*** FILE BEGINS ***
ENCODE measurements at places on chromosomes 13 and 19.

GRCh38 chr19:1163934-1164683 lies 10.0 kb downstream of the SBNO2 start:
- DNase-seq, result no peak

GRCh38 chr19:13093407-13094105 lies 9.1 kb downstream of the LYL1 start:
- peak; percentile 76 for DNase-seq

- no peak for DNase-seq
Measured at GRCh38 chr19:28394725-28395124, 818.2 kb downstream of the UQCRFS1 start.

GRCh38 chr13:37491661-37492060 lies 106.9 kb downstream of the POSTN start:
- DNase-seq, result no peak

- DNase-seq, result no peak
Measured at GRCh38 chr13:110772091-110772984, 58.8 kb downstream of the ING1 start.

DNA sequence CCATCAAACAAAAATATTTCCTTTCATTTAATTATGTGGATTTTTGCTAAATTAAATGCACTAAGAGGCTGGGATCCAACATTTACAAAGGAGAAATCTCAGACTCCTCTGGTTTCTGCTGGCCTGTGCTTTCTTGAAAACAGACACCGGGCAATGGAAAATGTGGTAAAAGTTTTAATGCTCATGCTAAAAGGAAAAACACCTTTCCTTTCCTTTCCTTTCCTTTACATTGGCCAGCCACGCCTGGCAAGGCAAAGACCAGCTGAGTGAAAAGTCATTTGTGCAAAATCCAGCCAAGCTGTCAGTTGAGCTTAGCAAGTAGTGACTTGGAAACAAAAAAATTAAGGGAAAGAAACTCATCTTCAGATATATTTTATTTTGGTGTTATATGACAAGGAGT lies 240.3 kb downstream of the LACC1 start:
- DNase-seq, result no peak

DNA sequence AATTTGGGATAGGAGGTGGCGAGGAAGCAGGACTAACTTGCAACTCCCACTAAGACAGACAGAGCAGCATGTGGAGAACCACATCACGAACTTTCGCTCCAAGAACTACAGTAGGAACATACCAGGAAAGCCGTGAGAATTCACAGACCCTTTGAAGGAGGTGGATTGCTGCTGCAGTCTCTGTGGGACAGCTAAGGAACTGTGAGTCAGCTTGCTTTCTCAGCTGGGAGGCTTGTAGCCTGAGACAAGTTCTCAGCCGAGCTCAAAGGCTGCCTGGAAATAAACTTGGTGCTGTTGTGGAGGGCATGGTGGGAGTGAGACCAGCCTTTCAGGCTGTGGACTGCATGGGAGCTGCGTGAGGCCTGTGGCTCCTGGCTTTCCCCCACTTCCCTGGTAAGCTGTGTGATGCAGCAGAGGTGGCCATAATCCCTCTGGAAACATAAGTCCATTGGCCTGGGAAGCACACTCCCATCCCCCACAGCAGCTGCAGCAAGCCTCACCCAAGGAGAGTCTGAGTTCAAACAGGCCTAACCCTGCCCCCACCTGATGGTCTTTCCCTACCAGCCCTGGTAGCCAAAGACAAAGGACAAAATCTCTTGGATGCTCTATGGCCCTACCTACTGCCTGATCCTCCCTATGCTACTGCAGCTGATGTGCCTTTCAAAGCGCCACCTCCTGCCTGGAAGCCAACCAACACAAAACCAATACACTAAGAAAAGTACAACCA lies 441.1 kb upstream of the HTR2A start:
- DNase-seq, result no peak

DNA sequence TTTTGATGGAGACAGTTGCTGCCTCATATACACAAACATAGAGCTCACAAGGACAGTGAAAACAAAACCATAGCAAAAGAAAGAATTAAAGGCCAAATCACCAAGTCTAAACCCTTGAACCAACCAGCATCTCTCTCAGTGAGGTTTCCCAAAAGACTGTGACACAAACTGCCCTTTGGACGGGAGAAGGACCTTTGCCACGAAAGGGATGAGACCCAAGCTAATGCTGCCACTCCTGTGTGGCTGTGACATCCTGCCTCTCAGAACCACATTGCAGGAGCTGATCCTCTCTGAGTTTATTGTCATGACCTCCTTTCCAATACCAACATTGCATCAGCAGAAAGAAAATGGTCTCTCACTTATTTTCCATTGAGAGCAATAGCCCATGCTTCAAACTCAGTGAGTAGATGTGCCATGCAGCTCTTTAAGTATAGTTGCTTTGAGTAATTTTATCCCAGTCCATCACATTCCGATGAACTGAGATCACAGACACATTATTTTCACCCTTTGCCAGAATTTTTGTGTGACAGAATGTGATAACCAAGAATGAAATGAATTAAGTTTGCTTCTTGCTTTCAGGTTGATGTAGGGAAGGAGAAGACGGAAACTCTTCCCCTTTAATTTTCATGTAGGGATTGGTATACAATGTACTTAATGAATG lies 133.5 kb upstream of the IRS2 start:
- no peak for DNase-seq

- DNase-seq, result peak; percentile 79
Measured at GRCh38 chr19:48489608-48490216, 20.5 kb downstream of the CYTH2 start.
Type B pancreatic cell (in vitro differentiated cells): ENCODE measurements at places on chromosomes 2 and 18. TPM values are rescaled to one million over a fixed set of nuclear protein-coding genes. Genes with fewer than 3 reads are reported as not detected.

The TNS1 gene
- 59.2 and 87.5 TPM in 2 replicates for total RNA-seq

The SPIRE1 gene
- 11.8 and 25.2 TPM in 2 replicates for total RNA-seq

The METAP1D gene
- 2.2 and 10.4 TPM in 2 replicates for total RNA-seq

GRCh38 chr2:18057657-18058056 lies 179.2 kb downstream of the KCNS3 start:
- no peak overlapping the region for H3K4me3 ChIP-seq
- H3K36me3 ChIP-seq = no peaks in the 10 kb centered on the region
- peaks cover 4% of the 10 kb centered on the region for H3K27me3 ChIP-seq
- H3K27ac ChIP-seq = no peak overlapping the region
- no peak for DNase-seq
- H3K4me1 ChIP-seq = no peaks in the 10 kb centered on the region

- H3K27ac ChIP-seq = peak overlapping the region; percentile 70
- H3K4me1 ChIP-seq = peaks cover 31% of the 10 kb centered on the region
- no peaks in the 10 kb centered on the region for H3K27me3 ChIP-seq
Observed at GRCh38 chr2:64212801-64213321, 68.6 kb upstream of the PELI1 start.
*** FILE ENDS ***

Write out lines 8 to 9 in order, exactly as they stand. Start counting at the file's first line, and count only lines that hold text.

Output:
GRCh38 chr13:37491661-37492060 lies 106.9 kb downstream of the POSTN start:
- DNase-seq, result no peak